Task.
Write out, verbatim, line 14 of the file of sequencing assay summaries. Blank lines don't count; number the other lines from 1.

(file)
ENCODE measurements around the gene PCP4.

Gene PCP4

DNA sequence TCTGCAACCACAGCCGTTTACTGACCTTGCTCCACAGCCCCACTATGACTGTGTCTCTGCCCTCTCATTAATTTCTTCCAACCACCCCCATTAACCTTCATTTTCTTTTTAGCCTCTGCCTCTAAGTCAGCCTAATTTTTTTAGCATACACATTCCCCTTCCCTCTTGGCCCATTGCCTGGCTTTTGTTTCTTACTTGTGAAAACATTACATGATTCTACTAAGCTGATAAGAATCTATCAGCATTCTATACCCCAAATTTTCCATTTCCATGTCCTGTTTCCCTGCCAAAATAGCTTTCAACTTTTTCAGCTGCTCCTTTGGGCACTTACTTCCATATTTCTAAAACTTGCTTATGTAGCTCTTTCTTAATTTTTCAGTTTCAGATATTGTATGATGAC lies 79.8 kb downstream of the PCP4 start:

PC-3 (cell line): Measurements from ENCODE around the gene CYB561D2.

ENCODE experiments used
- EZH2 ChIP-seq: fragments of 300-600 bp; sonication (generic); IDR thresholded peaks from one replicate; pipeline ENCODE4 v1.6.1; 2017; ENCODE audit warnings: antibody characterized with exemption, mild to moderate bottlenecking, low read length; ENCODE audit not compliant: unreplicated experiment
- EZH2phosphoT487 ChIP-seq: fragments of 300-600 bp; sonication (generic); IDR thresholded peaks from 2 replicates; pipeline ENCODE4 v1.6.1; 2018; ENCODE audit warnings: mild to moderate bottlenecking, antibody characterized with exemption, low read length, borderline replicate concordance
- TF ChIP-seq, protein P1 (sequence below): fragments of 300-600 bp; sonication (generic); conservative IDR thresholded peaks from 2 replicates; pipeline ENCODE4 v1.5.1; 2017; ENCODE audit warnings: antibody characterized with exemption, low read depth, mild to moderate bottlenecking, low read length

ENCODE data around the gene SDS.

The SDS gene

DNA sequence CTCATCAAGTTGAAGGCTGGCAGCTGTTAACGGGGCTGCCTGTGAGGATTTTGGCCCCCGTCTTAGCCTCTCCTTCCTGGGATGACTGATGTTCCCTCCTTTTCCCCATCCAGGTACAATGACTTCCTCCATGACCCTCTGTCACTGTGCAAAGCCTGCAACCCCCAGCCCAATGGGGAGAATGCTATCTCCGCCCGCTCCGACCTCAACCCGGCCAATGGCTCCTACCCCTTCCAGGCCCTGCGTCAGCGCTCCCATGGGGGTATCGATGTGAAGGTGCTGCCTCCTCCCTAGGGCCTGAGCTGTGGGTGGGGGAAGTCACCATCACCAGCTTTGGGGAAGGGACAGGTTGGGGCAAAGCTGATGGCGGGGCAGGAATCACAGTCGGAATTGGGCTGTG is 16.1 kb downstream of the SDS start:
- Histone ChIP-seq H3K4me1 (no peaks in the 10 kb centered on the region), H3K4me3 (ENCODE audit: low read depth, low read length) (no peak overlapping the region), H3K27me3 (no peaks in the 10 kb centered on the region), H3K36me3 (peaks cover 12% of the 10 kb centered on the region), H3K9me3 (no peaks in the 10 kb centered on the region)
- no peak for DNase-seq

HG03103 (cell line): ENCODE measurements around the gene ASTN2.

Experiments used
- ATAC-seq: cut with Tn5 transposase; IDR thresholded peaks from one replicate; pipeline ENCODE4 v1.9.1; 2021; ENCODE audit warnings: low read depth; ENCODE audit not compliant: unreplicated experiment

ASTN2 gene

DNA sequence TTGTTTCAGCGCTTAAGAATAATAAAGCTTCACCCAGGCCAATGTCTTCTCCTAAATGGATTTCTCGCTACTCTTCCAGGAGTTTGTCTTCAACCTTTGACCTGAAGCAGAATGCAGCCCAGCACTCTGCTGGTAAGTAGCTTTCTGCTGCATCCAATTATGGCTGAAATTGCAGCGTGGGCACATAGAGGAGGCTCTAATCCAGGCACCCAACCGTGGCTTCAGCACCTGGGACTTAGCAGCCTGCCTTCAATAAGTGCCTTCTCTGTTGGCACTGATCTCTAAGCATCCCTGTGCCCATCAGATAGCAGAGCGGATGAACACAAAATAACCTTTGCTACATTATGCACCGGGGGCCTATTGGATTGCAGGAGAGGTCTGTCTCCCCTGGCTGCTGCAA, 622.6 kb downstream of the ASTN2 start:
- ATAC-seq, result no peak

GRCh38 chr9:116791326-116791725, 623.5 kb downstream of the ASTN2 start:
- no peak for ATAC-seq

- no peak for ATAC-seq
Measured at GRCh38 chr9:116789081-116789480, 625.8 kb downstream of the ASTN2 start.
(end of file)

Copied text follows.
HG03103 (cell line): ENCODE measurements around the gene ASTN2.